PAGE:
Festival season is beginning in the Northern hemisphere, and, while I am stuck in this freezing cold house with only a hot water bottle and a cantankerous drummer husband to keep me company, many of you are heading out to a metal festival or two.
I attended my first two metal festivals last year, and I can honestly say they were probably two of the most fun events I’ve ever attended in my whole life, barring possibly my wedding, my 21st birthday and the night I saw Nick Cave and he gave me a hug.
Based on my now expert knowledge, I’ve compiled this list of ten tips for surviving summer metal festivals, based on this article 12 Tips For Surviving Your First European Metal Festival, which I wrote last year.
1. Print out the band schedule and bring it with you
Do you know what would be the most useful thing? If the “Full Metal Bag” included the one piece of paper we all wish we had on hand at all times – the schedule of who’s playing at what time on what stage. But it’s not in there, trust me – I checked. So print it out and take it with you, lest you get drunk, fall asleep, and miss a band you really wanted to see.
2. Pay-for-Toilets and Showers Are Your Friends
Yes, they are overpriced, but going to the toilet in a cubicle not coated in shit is worth 50c. There aren’t words in the English language foul enough to describe the portaloos at Wacken, and I stayed in the campervan section, or the “sedate” camp. I can’t even contemplate what the loos in the rowdier camps would look (or smell) like.
3. Bring a flag
A recognizable flag. And a giant pole or blow-up Cthulhu to stick it on. Now, this is NOT to carry into the mosh pit with you (see point 9) but to stick on top of your tent / campervan so you can find it again.
Maybe it’s because myself and Jonowar spent 2 hours trying to locate our campervan after having walked entirely the wrong way and circumnavigating the entire campground, but however distinctive you THINK your car or tent or camper is, you won’t be able to find it again without some kind of marker, especially if you happen to be blind. And, if some nice German happens to come up to you with an offer of help, you can’t describe your van other than to say “Its light colored, has a German license plate and is somewhere in campground R”.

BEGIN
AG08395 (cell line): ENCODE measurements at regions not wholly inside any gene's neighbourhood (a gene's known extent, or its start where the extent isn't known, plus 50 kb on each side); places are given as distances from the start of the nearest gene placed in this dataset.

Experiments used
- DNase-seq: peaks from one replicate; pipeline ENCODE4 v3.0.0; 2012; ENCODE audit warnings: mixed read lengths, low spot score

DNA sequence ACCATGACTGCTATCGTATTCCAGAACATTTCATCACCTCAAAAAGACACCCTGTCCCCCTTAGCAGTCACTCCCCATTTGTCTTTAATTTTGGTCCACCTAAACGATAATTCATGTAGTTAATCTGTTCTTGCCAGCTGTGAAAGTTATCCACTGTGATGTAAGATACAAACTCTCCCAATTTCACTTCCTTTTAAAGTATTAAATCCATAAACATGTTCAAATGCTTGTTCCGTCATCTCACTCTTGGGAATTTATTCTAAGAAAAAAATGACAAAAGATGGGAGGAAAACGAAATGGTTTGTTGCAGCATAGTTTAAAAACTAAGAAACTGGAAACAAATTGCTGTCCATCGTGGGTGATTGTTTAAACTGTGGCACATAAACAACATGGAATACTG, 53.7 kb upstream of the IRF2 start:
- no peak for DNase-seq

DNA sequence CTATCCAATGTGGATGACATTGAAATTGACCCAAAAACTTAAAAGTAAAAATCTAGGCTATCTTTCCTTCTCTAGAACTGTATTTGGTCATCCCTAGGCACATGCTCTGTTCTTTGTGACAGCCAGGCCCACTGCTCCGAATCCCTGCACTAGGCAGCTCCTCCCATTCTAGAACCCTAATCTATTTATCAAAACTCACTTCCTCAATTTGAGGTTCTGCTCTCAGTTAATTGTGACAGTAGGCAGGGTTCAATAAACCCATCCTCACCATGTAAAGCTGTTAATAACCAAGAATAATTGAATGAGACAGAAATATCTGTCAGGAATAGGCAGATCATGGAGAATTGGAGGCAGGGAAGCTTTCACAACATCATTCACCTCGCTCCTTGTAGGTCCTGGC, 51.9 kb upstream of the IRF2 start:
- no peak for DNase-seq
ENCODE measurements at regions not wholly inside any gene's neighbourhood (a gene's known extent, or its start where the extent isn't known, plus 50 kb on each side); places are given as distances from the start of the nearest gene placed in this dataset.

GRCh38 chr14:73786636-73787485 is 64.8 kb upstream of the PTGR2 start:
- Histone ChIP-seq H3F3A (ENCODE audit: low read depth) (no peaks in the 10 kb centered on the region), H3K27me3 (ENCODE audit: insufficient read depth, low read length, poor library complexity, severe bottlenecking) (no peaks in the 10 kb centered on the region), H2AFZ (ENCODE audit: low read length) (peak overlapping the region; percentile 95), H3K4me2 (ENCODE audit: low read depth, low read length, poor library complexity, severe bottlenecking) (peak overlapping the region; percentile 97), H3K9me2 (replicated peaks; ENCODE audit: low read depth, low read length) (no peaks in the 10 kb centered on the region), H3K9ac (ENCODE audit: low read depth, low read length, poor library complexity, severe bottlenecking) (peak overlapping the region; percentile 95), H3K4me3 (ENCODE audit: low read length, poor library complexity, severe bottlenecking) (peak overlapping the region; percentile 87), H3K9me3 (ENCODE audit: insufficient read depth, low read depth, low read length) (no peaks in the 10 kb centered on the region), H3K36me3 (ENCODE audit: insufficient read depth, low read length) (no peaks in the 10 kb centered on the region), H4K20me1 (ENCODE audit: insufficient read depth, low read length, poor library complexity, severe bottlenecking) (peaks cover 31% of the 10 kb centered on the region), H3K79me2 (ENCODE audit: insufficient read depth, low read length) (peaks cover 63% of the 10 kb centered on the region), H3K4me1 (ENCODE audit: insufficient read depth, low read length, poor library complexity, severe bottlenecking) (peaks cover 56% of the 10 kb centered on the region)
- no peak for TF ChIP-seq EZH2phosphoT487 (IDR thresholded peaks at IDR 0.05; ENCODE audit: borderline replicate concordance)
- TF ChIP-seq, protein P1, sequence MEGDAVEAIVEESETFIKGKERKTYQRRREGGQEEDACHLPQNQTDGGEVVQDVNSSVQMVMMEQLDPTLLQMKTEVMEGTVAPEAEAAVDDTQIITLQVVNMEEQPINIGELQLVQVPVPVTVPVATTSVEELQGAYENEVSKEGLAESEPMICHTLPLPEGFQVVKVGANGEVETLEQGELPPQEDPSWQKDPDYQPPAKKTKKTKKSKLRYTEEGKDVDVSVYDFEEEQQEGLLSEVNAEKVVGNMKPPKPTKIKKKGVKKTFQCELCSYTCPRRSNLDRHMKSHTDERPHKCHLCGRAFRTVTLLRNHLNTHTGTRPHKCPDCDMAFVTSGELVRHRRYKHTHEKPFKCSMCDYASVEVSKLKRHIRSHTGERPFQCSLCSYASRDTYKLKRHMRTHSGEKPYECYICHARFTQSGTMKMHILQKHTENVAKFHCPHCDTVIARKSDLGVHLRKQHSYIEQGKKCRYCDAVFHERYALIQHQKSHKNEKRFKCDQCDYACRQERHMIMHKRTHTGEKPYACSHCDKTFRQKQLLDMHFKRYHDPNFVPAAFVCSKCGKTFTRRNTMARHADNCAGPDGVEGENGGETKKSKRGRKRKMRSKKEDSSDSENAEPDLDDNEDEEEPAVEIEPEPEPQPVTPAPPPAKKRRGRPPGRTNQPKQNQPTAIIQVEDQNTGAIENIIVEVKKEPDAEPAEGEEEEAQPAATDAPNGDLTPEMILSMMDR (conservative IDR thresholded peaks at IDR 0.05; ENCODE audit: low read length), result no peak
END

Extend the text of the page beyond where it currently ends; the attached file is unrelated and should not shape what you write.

We were asked by a lovely German if we would mind awfully if he could sleep in our camper that night, as he had pitched his tent somewhere and now could not find it. Apparently, it’s not uncommon to return to one’s tent to find it already occupied by sleeping metalheads, lost on the journey to their own tent and figuring any old one will do.
4. Pack Light, Pack Right
Packing for Wacken is incredibly simple – you need boots. You need black t-shirts, you need pants, you need shorts or a skirt, you need something to keep the rain off and something to keep the sun off. All other space in your bags should be filled with beer, and money to buy more beer.
5. Hippies make the best festival food
I must confess, I am not a fan of meat and bread. If I want to eat something, it has to have some kind of plant matter in it, to give a bit of flavour.
At Wacken, this meant buying most of my meals (aside from Full Metal Breakfast, of course) at the Wackinger medieval market, where a variety of stalls sold everything from currywurst to pizza breads to exotic pork kebab thingies, to “garlic bread” – huge rounds of warm, thick, flat bread covered with your choice of chilli, tomato salsa stuff, and garlic yoghurt. I lived on these.
Although, nothing beats meat-on-a-stick. Or this epic hotdog.
6. Learn a few phrases in German
If you’re attending a German metal fest, or a fest in any foreign country, it’s a nice courtesy to learn a few words in the local tongue. I studied German through university, so I had a reasonable knowledge, but my husband taught himself a few useful phrases. He knew “Danke,” “Meine Deutche is Scheisse” and “eine … (frantic pointing at piece of food he wants) bitte?” This enabled him to communicate clearly to any person in the whole festival.
7. Don’t Count on Getting a T-shirt
70 000 metalheads, all as enamoured of black t-shirts as you are. A limited number of every size and style, except XL. For some unknown reason, the only size that’s ever left when you finally get to the front of the t-shirt line is XL.
Resign yourself to the fact that you probably won’t get the exact t-shirt you want, and simply pop along and
Although it’s really too big for me, being a women’s XL (see?), I love my Wacken Black Stage Shirt, which I got from the merchandise stand on the main street of the town, as opposed to the huge one in the metal market. It was much less crowded. My suggestion – check this stall out first thing, as you might beat the 45 minute queue.
8. Don’t say “Let’s meet in the Bier Garten”
Because everyone meets in the bier Garten, and you can’t find a long haired-dude in a metal shirt amongst the 10 000 other long-haired dudes in metal shirts. It’s a statistical impossibility. We always meet under the soundtowers after a set.
9. If you bring a flag into the pit, I will personally strangle you.
I’m not even remotely kidding.
10. Don’t be a fucktard
This includes not carrying flags into the pit, but also encompasses not <>, not stealing from people’s tents, not trying to start a fight for no good reason, and generally not being a cock. With the exception of the flag incident at Bloodstock, we didn’t meet a single fucktard on our whole festival experience, and hopefully, we can say the same next year, too.
Festival goers, any more advice you’d like to share?